Ubisoft haven’t always had the best record with PC ports, but their higher profile efforts from this year have been broadly decent. The Division turned out pretty fine, and the recent Watch Dogs 2 PC version also appears to have come out okay (albeit making a mockery of older CPUs, and being extremely demanding with all the Nvidia bells and whistles turned on).
You can now add Steep to that list, at least in terms of breadth and clarity of graphics options. Performance isn’t too shabby either. The implementation of PC mouse and keyboard controls is a bit on the eccentric side, but we’ll get to those in due course.
Let’s start with a look at those tweakable settings and sliders in all their glory. First, resolution and other general display options. Clicking any of these images will make them larger.
Windowed, Borderless Windowed, and Exclusive Fullscreen are all possible here. 16:9 and 16:10 aspect ratios are present, and (while I don’t have a 4K screen myself), 4K is supported. I’m not sure how well 21:9 support has been implemented because, again, I don’t have a display capable of it. This thread from the Steep beta suggests it was present, but not yet ideal.
The V-sync description suggests it’s the type that’ll drop to 30fps if your overall framerate dips too low beneath 60, but I didn’t actually find that to be the case. When trying out Ultra settings for a laugh, the FPS counter was frequently in the 40s with V-sync on. That said, leaving it off is the best bet for maintaining responsive controls and the best possible performance (there’s some screen tearing, but I found it preferable to the alternative). ‘Pixel Scale’ is effectively a slider for downsampling/upscaling.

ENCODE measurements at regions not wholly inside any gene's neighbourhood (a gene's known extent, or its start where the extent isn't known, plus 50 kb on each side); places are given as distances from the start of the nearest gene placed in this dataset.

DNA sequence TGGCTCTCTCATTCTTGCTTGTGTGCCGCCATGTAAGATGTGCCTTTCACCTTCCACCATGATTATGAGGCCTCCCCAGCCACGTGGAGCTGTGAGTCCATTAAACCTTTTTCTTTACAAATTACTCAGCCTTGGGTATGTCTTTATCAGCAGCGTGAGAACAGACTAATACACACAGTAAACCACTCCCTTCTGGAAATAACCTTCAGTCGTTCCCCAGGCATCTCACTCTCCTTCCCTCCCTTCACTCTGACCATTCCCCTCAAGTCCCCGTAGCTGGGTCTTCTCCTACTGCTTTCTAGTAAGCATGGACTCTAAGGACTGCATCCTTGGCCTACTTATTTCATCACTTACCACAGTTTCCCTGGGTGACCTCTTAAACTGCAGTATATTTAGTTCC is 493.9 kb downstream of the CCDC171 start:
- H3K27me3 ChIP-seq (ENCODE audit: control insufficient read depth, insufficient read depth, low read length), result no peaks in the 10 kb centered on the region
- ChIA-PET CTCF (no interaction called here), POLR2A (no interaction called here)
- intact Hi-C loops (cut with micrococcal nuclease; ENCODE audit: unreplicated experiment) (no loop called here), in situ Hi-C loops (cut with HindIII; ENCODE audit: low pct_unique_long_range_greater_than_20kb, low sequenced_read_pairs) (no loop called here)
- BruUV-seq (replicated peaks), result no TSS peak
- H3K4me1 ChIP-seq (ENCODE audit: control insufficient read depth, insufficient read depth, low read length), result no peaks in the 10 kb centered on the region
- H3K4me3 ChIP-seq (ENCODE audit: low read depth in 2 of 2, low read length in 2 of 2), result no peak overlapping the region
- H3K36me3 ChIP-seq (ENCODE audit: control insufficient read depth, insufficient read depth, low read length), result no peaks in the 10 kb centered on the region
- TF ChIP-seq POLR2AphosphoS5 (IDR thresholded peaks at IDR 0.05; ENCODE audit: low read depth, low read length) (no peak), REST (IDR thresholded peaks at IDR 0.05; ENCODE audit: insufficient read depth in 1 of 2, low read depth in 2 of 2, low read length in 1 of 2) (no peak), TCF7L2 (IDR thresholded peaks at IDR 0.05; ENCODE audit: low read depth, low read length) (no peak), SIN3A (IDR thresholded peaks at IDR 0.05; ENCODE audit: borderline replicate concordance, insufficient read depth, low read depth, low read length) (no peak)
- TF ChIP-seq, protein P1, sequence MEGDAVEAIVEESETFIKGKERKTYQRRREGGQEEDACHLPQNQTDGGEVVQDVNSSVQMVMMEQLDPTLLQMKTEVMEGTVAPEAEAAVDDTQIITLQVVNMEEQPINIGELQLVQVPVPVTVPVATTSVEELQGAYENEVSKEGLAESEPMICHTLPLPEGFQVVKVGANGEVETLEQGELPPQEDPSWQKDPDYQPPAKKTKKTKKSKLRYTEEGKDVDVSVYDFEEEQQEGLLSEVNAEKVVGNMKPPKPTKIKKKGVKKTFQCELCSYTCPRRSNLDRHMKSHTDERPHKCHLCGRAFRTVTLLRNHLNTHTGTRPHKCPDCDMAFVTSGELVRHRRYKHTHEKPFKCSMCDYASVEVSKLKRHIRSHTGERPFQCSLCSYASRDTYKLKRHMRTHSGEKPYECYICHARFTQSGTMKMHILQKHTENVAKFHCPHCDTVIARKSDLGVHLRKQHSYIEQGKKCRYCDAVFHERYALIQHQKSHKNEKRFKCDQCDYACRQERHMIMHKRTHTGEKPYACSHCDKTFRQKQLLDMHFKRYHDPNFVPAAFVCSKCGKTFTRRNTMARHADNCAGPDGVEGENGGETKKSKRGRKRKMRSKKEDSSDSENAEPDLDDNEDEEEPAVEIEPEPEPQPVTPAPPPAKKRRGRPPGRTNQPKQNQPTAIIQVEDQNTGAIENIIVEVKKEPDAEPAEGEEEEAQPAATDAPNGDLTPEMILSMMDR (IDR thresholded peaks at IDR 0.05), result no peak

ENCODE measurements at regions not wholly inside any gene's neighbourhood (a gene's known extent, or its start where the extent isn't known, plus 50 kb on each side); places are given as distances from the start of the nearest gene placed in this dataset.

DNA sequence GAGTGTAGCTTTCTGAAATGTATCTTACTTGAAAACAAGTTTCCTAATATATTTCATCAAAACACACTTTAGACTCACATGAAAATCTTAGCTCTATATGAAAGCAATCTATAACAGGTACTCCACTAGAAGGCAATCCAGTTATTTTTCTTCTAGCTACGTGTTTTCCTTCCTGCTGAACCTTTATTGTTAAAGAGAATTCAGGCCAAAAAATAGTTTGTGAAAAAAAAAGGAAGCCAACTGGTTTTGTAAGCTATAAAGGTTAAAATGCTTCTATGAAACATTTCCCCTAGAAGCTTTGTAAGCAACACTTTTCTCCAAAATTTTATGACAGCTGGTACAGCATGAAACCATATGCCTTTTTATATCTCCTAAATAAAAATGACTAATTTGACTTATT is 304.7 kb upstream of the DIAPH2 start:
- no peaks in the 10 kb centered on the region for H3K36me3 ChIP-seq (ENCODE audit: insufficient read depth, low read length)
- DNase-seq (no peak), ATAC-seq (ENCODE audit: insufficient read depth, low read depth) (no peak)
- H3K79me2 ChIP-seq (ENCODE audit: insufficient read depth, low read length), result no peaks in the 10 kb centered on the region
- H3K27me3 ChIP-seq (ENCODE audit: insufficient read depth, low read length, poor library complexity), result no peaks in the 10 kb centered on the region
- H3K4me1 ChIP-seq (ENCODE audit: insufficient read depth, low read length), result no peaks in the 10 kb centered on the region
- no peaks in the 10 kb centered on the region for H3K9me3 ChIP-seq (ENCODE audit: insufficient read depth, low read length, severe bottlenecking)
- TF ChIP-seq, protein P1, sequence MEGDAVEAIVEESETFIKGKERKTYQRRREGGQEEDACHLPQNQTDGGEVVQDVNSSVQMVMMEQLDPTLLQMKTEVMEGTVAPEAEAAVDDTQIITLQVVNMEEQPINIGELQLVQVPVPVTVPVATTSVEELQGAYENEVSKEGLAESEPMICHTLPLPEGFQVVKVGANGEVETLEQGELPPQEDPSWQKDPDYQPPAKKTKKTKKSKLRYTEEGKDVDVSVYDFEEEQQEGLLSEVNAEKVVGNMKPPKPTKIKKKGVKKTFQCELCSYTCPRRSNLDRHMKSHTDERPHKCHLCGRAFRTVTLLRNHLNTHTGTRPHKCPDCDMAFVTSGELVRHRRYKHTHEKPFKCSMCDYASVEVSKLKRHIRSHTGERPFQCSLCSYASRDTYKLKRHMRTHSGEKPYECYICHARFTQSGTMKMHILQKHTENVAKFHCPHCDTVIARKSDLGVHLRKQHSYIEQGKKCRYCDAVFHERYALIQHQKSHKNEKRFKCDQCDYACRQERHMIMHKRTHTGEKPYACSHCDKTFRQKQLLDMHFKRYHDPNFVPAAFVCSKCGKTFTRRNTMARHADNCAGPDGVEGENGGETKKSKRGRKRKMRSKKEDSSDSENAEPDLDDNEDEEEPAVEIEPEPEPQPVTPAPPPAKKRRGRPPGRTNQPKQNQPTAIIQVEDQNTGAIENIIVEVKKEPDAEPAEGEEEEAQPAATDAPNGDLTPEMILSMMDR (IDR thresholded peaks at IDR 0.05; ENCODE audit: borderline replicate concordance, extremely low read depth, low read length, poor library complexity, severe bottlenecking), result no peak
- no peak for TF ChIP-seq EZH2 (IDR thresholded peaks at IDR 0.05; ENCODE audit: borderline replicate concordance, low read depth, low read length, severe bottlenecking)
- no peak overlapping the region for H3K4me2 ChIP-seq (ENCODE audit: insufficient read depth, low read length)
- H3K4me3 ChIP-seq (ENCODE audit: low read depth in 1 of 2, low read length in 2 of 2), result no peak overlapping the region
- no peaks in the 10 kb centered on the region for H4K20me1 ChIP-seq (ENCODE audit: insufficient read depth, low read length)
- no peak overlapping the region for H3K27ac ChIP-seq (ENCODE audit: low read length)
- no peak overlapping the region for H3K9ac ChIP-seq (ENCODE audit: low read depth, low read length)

Moving on, then, to the graphics options.
Something I love here is the little picture-in-picture image showing how the game will change if you apply the given setting. In the grabs above, for example, you can see Steep indicating how Shadows will look on High (and moving between the settings will give you a look at Low, Medium, Ultra too). Beneath that, and rather less successfully because the picture is quite small, the effects of various anti-aliasing options. Along with decent text explanations of each option, and the always handy VRAM bar, it’s a pretty user-friendly menu.
The only option in need of further explanation here is probably Temporal Filtering. This seems to be a relatively new addition to the suite of PC videogame options, and I’d be lying if I claimed to fully understand how it works. It seems to render the game at a lower resolution, then upscales to your native resolution. Pragmatically speaking, that boosts performance by sacrificing image quality.
While we’re in that region, here’s how the game looks on Ultra and Low defaults respectively. Shadow quality, AO, and draw distance are probably the most immediately obvious differences.
Changes to any of the options appear to be applied to the game without the need for a restart, and Steep also has an in-game benchmark tool which acts as a bit of a ‘worst case scenario’ stress test. One particular segment with an overhead flare seems to murder my poor machine no matter what settings are applied.
From that benchmark graph, you probably get a reasonable sense of how Steep is running on my PC. That PC, for reference, is an i5-6600 / 16GB RAM / 4GB 380X (16.11.5 Crimson drivers) / Windows 10 set-up.